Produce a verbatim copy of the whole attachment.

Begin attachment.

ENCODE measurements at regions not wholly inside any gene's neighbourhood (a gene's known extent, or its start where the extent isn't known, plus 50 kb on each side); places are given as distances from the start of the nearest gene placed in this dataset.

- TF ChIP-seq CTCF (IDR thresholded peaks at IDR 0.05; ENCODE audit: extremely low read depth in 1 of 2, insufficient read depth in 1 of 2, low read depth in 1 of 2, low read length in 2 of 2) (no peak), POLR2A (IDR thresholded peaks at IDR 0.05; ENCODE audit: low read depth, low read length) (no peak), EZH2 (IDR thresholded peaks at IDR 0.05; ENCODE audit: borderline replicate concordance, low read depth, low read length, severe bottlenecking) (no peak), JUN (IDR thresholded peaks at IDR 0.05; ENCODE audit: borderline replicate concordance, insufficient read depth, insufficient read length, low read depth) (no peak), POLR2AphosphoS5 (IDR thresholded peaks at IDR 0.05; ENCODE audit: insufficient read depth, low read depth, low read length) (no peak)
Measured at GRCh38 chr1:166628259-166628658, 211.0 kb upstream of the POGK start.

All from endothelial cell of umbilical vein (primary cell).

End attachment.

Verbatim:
ENCODE measurements at regions not wholly inside any gene's neighbourhood (a gene's known extent, or its start where the extent isn't known, plus 50 kb on each side); places are given as distances from the start of the nearest gene placed in this dataset.

- TF ChIP-seq CTCF (IDR thresholded peaks at IDR 0.05; ENCODE audit: extremely low read depth in 1 of 2, insufficient read depth in 1 of 2, low read depth in 1 of 2, low read length in 2 of 2) (no peak), POLR2A (IDR thresholded peaks at IDR 0.05; ENCODE audit: low read depth, low read length) (no peak), EZH2 (IDR thresholded peaks at IDR 0.05; ENCODE audit: borderline replicate concordance, low read depth, low read length, severe bottlenecking) (no peak), JUN (IDR thresholded peaks at IDR 0.05; ENCODE audit: borderline replicate concordance, insufficient read depth, insufficient read length, low read depth) (no peak), POLR2AphosphoS5 (IDR thresholded peaks at IDR 0.05; ENCODE audit: insufficient read depth, low read depth, low read length) (no peak)
Measured at GRCh38 chr1:166628259-166628658, 211.0 kb upstream of the POGK start.

All from endothelial cell of umbilical vein (primary cell).